2. A polarized light camera

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Consider a simple polarized light camera. A white light source passes through a linear polarizer oriented parallel to the source-tissue-camera plane (the scattering plane), illuminating a tissue site. The tissue contacts a glass plate optically coupled with a clear viscous gel. The light is delivered obliquely so that glare from the glass and tissue surfaces reflects away from the camera. The photons scattered from the tissue are collected by a CCD camera after passing through a second linear polarizer, which can be oriented either parallel (PAR) or perpendicular (PER) to the polarization orientation of the illumination light.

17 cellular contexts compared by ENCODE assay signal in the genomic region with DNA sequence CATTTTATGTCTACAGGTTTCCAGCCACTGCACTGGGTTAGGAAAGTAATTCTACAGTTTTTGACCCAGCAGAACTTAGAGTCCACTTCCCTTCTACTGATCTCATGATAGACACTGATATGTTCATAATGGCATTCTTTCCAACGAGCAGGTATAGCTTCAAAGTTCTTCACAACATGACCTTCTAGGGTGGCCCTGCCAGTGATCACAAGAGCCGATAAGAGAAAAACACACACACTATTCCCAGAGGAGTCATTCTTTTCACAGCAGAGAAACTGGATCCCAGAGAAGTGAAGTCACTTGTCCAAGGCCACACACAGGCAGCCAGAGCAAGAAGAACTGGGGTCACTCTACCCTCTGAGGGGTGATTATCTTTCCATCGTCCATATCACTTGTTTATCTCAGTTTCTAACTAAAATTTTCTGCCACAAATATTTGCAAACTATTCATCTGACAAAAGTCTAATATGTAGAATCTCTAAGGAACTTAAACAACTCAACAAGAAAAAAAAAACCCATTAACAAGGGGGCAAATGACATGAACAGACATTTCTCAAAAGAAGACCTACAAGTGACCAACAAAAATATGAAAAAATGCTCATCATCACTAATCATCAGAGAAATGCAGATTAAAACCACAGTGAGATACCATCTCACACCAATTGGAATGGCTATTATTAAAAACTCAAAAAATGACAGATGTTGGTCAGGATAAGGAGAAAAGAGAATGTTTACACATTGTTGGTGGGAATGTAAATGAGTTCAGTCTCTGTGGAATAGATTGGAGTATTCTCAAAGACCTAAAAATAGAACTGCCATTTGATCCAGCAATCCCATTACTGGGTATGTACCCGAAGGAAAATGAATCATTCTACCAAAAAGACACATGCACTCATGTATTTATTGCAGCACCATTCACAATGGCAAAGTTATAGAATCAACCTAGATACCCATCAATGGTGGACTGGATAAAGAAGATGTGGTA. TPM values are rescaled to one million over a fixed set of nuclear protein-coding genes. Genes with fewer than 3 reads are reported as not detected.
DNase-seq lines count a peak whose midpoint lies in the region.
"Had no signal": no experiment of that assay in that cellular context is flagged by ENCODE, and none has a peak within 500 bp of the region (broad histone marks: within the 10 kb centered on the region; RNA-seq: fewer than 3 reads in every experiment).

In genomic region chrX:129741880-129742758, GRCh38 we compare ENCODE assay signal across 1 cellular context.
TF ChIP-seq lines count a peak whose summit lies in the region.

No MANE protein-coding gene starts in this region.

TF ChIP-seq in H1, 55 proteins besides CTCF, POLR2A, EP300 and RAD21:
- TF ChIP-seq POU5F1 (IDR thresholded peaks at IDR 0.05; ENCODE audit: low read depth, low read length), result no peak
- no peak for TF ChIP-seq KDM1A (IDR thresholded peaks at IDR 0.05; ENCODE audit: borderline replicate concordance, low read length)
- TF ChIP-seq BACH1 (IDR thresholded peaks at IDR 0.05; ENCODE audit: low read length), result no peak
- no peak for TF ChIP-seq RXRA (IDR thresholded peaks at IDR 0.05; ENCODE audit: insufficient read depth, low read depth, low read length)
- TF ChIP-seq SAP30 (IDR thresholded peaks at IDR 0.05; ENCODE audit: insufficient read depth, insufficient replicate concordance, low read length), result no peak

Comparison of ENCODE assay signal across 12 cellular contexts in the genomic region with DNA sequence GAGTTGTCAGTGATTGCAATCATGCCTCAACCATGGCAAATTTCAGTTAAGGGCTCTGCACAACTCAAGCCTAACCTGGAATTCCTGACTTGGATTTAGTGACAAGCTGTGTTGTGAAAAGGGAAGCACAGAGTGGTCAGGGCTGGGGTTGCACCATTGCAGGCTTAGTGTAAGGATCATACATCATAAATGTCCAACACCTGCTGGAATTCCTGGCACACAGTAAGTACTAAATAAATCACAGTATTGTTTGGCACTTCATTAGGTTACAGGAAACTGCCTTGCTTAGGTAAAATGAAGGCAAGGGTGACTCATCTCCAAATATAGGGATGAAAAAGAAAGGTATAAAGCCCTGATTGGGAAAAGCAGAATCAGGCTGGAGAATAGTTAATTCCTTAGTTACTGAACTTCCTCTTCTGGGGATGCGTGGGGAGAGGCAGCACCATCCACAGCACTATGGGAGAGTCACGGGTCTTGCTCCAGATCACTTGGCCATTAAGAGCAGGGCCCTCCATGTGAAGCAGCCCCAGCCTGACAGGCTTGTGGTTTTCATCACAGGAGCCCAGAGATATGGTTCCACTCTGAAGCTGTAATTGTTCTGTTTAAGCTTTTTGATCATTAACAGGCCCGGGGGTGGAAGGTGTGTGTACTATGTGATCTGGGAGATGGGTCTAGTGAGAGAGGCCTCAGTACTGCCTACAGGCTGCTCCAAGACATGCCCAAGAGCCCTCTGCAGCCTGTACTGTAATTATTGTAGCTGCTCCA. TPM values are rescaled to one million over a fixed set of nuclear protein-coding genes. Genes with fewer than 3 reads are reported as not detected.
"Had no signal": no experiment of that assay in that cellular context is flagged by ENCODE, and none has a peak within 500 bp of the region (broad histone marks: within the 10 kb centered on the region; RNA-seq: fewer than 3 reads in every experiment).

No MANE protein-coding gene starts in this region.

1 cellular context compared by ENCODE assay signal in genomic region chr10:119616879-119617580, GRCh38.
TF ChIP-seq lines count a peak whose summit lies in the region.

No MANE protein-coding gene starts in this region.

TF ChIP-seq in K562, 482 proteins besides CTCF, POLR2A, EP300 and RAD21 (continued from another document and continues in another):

The orientation of polarization of the multiply scattered photons from the deeper tissue layers are randomized and contribute equally to both the PAR and PER images. The difference image, PAR - PER, cancels this common background and creates an image based only on the photons scattered just once or a few times which retain the polarization of the illumination light.

The polarized light image emphasizes the structures of the upper 300 um of a birefringent tissue such as skin.

Fig. 1: Simple polarized ligth camera.

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